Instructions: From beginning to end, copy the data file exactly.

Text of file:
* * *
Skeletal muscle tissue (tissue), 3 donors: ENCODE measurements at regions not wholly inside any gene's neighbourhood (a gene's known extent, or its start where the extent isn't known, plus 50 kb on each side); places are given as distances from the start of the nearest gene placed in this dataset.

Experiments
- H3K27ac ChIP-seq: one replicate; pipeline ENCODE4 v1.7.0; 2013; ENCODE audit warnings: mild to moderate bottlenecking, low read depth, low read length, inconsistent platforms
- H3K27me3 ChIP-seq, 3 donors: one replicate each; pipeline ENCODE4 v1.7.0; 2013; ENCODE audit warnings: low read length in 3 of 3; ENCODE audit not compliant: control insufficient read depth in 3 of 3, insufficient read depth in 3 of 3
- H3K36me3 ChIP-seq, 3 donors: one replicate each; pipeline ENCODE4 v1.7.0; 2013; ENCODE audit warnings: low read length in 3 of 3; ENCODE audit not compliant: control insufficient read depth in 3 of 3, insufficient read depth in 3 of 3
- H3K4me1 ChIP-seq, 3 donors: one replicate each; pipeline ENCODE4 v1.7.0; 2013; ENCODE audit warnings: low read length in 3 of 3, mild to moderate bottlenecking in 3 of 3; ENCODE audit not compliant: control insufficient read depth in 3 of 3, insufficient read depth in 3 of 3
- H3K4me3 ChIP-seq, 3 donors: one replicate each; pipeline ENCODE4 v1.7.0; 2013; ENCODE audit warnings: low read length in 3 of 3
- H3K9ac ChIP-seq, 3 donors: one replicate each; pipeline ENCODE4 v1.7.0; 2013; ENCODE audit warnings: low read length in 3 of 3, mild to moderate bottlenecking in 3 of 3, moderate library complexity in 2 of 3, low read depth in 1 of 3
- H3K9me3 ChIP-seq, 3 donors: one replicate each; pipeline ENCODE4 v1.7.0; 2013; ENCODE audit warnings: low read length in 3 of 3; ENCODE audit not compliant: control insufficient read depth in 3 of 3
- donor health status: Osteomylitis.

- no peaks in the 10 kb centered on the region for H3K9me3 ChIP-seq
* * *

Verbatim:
Skeletal muscle tissue (tissue), 3 donors: ENCODE measurements at regions not wholly inside any gene's neighbourhood (a gene's known extent, or its start where the extent isn't known, plus 50 kb on each side); places are given as distances from the start of the nearest gene placed in this dataset.

Experiments
- H3K27ac ChIP-seq: one replicate; pipeline ENCODE4 v1.7.0; 2013; ENCODE audit warnings: mild to moderate bottlenecking, low read depth, low read length, inconsistent platforms
- H3K27me3 ChIP-seq, 3 donors: one replicate each; pipeline ENCODE4 v1.7.0; 2013; ENCODE audit warnings: low read length in 3 of 3; ENCODE audit not compliant: control insufficient read depth in 3 of 3, insufficient read depth in 3 of 3
- H3K36me3 ChIP-seq, 3 donors: one replicate each; pipeline ENCODE4 v1.7.0; 2013; ENCODE audit warnings: low read length in 3 of 3; ENCODE audit not compliant: control insufficient read depth in 3 of 3, insufficient read depth in 3 of 3
- H3K4me1 ChIP-seq, 3 donors: one replicate each; pipeline ENCODE4 v1.7.0; 2013; ENCODE audit warnings: low read length in 3 of 3, mild to moderate bottlenecking in 3 of 3; ENCODE audit not compliant: control insufficient read depth in 3 of 3, insufficient read depth in 3 of 3
- H3K4me3 ChIP-seq, 3 donors: one replicate each; pipeline ENCODE4 v1.7.0; 2013; ENCODE audit warnings: low read length in 3 of 3
- H3K9ac ChIP-seq, 3 donors: one replicate each; pipeline ENCODE4 v1.7.0; 2013; ENCODE audit warnings: low read length in 3 of 3, mild to moderate bottlenecking in 3 of 3, moderate library complexity in 2 of 3, low read depth in 1 of 3
- H3K9me3 ChIP-seq, 3 donors: one replicate each; pipeline ENCODE4 v1.7.0; 2013; ENCODE audit warnings: low read length in 3 of 3; ENCODE audit not compliant: control insufficient read depth in 3 of 3
- donor health status: Osteomylitis.

- no peaks in the 10 kb centered on the region for H3K9me3 ChIP-seq